The following editorial was published in the Bennington Banner, a newspaper in Vermont, a state where single payer is gaining steam. The editorial is in response to the news that the 43-year-old Bennington Iron Works was closing because of heavy competition from firms in Canada, which has a single payer healthcare system.

One comment heard estimated that those firms were selling steel products at a hefty percentage less than BIW could manage. If that is true, we can think of one major cost of doing business that those Canadian firms are not paying — employee health insurance. Of course, the reason is that unlike the United States, most industrialized nations have a health care system that is mostly or wholly funded by the government.

For all their grousing about taxes and environmental and other regulations, pro-business conservatives rarely complain about the huge cost of our health care system — the world’s most expensive — and the fact it is still dominated by private, for-profit insurance firms. And when a single-payer, Medicare-style system is proposed, they rail against that — contending it would be more costly.

But what is the cost of doing business for U.S. firms competing in ruthless global markets, in which foreign companies either have few or no obligations toward employee insurance and/or their workers are paid far less than the average American? Single-payer systems are designed and operated by governments, made up of human beings, and therefore they are not perfect. But in better controlling health care and drug costs, reducing paperwork and keeping profit margins of any private entities within the sanity range, they are far superior.
And they provide a boost to economic development here by dramatically lowering the cost of doing business.

Vermont’s governor, two U.S. senators and members of the state legislature firmly support single payer. Yet, the state, like any other effort to transform the status quo, will still face ferocious opposition from business interests. This, despite the fact that many companies, particularly smaller ones, are dealing with skyrocketing health insurance costs. This editorial contends that our profit-driven healthcare system is undermining the competitiveness of American businesses, with the casualties being companies like Bennington Iron Works and the employees that will be laid off.

There are a lot of good reasons why businesses should support single payer. So why do American corporations fight against shifting the responsibility – and burden – of providing health care from employers to the government, when this will save them money? In short, ideology. According to the Left Business Observer, some business executives don’t want to be seen publicly supporting single payer out of fear of upsetting the conservative orthodoxy that values the private, free market over the government. And, they don’t want to abandon their comrades in the insurance industry. But there’s a more insidious factor at play:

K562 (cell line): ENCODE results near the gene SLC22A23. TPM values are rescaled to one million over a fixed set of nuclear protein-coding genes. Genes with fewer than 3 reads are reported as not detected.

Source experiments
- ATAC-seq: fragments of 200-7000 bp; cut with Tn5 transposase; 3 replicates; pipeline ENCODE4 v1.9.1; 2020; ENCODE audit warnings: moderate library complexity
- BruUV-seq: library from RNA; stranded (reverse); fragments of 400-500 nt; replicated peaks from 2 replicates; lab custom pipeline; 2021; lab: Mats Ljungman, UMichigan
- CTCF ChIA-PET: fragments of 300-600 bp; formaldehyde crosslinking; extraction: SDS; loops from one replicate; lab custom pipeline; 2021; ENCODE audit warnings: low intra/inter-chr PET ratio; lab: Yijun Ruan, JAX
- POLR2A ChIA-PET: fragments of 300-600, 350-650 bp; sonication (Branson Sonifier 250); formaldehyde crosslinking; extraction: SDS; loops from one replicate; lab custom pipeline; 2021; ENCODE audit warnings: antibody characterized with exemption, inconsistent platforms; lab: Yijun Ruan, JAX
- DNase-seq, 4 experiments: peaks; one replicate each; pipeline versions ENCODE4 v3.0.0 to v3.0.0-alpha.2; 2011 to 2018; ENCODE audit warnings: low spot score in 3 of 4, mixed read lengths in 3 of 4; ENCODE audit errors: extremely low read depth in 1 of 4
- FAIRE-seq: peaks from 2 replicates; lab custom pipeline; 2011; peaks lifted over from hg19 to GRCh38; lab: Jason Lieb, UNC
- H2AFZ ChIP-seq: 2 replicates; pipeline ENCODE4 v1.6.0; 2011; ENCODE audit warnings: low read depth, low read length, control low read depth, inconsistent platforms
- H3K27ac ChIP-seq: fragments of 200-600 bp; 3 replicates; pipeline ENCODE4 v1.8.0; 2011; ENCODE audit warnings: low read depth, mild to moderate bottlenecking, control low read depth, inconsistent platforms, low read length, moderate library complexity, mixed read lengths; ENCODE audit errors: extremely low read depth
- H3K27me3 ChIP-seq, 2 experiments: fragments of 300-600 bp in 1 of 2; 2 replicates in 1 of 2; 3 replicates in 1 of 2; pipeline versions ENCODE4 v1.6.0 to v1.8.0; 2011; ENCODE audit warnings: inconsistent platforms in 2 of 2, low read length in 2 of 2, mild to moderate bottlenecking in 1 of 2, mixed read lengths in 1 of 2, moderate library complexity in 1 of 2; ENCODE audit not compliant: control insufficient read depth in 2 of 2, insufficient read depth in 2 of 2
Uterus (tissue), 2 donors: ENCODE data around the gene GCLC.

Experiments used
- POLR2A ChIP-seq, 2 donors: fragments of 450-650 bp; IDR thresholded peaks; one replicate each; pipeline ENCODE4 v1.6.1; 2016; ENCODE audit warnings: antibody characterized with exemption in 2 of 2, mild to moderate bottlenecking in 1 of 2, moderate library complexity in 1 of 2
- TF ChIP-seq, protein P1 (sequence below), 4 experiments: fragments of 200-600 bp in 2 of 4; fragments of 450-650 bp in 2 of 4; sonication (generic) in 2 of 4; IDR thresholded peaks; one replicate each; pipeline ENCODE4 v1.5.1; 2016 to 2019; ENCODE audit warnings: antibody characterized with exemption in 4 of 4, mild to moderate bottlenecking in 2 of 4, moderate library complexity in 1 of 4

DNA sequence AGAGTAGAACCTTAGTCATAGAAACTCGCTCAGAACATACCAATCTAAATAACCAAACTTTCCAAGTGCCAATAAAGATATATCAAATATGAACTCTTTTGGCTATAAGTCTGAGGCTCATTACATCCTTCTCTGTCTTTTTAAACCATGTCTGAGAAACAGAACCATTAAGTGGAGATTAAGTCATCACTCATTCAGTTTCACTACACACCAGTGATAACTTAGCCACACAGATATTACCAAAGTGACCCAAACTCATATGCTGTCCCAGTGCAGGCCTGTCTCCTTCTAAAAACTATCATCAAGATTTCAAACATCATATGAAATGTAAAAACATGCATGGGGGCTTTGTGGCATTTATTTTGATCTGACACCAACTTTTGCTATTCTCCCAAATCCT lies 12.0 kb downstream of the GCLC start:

Employers like it when workers feel insecure. Fear of losing health coverage makes workers less willing to strike or resist pay cuts or speedup.

Making workers insecure gives employers even more control over their employees and therefore, the rest of the populace. When unhappy workers can’t leave their jobs out of fear of losing their health insurance, that closes off job opportunities that otherwise might have opened up for the millions of unemployed. And when unhappy workers who are entrepreneurial can’t leave their jobs to start new businesses, that prevents new jobs from being generated.

So it is for this reason why business interests rarely complain about the high cost of our for-profit healthcare system. They really like the fact that they can control people’s lives. And competition from universal healthcare countries like Canada isn’t so much an issue for them as American workers who just might have better and more innovative product ideas. Best to keep those workers on a short leash. And it’s not just workers corporations want to keep in line. Profit-driven health care hurts small mom-and-pops more than large companies. Taking the burden of providing employee health coverage off small businesses would allow them to invest in and grow their companies. That’s a real competitive threat to Big Business.

Canada’s single payer system doesn’t present a huge competitive disadvantage for many large American corporations. These corporations are still raking in billions in profits. When health insurance costs go up, these corporations simply shove more of the financial responsibility onto their employees by taking the costs out of wages. It’s small businesses that are having difficulty competing against large corporations and firms in countries with national health insurance. So it’s small businesses and ordinary citizens who are paying the terrible price for this unfair healthcare system.

To sum up, profit-driven health care is not only unfair and expensive, it makes our society less egalitarian and less democratic. It means less freedom for workers. A single payer system, like the one for California outlined in State Sen. Mark Leno’s bill SB 810, would make our workplaces more democratic. It will result in healthier and happier employees, and better productivity for companies. It will help small companies compete with large corporations. The good news is that there are companies who recognize that single payer is good for business and are willing to speak out in favor of it. More companies should follow their lead.